As the area condo market began its steep descent a few years back, UIP turned its focus to a practice Schwat calls the "value add" - a program that provides "substantial rehabilitation" to blighted or vacant buildings with updated amenities and streamlined utility systems. Schwat spoke with DCmud about UIP's expanding list of services and the state of DC development in general from their newly acquired Connecticut Avenue offices, directly beneath one such "value add" property currently under renovation: the historic Macklin apartment complex at 2911 Newark Street, NW.
Can you tell us a bit about how UIP came together and the work you do here at the firm?
I’m one of the original principals. There are three of us. We started back around 2000 and I have been in Washington since 1980, when I went to school at GW. I’m serial entrepreneur of sorts. I’ve owned a number of different businesses and I have a background in sales. My initial interest in real estate was doing single-family homes, and then I did my first condominium project in the early 80s, by renovating an older historic-type building. I sort of caught the renovation bug.
I enjoy starting companies, administrating companies and getting them running. What been as a hobby in real estate turned into a full blown career. My two partners, both of whom are Dutch, have been in real estate for a very long time. There was a combination of their deep experience in real estate investing and my knowledge of Washington and ability to create a functioning operation.
UIP doesn’t only operate as developer, but offers general contracting and property management services as well. Can you profile the organization for us?
UIP was always the rental group and all of our rental properties are owned under some kind of UIP entity. Drummond Development was our for-sale company and, if we do a for-sale project, it’s done under Drummond – just to keep the different types of investment separate. Then we have Urban CM, which is our construction group, and we currently do our own construction on projects up to $5 million. That may expand sometime in the next year or so if we do bigger projects.
Our property management group started in January of this year. We hired Dave Barton, who was running Randall Hagman’s residential management group, and when he resigned, they sort of sent him off with his staff and about 700 apartment units. So, we now manage our own properties. Before that, we were hiring third-party property managers…[but] we’d always envisioned having our own property management company, simply because we were constantly dissatisfied with the level of performance we got from other companies.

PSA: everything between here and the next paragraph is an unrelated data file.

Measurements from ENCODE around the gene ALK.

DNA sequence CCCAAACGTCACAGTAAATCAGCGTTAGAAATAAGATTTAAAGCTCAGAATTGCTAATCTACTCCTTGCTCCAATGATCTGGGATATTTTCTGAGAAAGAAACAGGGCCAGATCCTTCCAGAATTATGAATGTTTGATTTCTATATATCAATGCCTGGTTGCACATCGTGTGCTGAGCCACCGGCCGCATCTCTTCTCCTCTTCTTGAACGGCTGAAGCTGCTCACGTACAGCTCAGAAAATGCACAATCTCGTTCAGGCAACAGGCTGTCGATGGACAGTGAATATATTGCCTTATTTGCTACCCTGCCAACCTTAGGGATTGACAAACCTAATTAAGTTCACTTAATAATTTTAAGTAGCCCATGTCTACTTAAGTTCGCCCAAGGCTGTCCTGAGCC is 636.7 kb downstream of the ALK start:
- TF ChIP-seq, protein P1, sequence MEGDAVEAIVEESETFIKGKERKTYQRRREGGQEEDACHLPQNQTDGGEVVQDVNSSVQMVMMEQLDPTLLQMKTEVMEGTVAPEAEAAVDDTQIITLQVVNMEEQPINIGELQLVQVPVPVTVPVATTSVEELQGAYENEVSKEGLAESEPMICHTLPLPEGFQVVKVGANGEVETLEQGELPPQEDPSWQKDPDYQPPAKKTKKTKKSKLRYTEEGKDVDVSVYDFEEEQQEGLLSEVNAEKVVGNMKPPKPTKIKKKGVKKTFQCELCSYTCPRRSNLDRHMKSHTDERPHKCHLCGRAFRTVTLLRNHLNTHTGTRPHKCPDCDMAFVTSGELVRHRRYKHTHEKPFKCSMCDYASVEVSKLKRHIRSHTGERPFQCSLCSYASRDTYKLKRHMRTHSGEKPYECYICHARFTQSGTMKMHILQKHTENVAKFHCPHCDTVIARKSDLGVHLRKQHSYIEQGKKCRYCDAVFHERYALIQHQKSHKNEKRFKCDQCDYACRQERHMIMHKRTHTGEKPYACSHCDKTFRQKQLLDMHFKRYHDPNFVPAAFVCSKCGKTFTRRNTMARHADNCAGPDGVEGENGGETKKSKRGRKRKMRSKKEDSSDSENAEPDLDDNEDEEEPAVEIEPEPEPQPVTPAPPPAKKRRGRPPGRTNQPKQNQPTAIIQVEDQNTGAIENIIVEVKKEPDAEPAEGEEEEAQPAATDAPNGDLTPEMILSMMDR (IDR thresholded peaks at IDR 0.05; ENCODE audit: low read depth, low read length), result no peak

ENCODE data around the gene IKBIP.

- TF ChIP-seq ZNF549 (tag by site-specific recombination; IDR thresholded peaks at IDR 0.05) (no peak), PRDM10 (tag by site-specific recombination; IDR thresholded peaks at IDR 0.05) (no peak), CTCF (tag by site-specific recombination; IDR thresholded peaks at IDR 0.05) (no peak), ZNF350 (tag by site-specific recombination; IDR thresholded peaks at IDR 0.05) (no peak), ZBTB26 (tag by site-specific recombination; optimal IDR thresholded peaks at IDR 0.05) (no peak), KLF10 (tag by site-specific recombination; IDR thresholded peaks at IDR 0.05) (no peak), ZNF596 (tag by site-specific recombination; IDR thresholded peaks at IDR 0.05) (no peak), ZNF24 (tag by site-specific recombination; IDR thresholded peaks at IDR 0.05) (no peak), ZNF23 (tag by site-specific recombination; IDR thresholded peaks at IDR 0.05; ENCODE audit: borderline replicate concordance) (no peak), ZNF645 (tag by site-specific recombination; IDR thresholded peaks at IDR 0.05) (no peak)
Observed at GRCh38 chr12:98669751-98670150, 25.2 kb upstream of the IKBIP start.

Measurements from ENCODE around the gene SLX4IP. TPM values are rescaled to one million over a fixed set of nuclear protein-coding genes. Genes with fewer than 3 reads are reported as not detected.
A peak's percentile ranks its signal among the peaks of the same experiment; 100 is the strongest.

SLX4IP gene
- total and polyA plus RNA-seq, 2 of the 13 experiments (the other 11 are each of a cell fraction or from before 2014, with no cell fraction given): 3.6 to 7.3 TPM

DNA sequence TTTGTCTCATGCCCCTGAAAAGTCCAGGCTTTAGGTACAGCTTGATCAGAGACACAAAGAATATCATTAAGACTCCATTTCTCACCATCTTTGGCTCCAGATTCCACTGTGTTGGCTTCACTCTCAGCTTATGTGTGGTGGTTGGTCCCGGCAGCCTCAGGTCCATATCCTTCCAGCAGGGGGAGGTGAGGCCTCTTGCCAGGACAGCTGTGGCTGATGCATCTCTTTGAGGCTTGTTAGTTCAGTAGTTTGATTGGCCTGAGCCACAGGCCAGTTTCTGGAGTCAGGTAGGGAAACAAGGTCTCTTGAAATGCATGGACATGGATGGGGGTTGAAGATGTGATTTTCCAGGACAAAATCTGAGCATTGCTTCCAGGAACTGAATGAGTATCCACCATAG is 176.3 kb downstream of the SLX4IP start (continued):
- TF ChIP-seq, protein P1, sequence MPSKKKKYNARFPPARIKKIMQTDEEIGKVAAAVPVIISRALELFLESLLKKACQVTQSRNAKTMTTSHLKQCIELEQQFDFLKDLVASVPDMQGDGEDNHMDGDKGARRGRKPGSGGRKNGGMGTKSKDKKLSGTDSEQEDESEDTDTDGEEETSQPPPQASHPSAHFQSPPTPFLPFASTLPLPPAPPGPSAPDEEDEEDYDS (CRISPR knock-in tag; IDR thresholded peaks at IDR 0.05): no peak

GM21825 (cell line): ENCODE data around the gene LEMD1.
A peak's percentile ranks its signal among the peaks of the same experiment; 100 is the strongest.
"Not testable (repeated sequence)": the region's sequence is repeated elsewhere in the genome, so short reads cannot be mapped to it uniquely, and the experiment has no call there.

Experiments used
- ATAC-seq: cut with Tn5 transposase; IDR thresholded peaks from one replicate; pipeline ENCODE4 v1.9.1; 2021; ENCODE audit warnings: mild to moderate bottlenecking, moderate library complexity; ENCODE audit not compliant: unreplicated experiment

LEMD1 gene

As it turned out, as the industry changes and the capital markets change and businesses are consolidating, we’d been considering it for so long that it didn’t seem like a consolidation move. In the end, in a market where you’re starting to worry about your ability to do as many deals this year as you did last year, it’s certainly a benefit to bring a fee-based entity in. You were giving away 5% before and now you’re bringing it in yourself. That’s not to say property management is highly profitable business. For us, it’s not yet, but it’s highly profitable for us as asset holders and asset managers.
How do you go about finding and selecting properties for rehabilitation? They all seem to be historic, yet something with an architectural history like the Macklin seems like a more obvious choice than say, 1921 Kalorama.
The prominent history, from an investment perspective, is probably fifth down on the list of the top five priorities. It’s certainly more fun to do architecturally significant buildings than it is to do historically insignificant buildings...What we look for in a property if we’re going to do a "value add" is “Can we increase the rents? Can we decrease the expenses? Does the building need the improvements that we’re talking about? And is there a method within DC rent control that’s going to allow us to achieve those goals?”
That’s really the key when you’re marketing inside a rent controlled environment like the District of Columbia. It’s not a matter of looking for loopholes; it’s a matter of utilizing the system in a legal way, taking buildings that are in need of substantial rehabilitation, putting it all together, and, in the end, doing what is a justified renovation of the building.
But, in that, you have two things that directly conflict. One is the city’s desire to maintain affordable housing. [The second is that] if you’re going to pour a million dollars into a building to renovate it, that’s something that will cause you to increase, not decrease the rent. Dig one level deeper and that conflict becomes a reality where you have people living in grandfathered buildings with antiquated heating, cooling, and electrical systems…If you were to build that building today, it would never meet code. But because it’s been grandfathered in over so many years, it technically gets past the code. But that doesn’t mean it’s safe or that the electrical system doesn’t need to be replaced.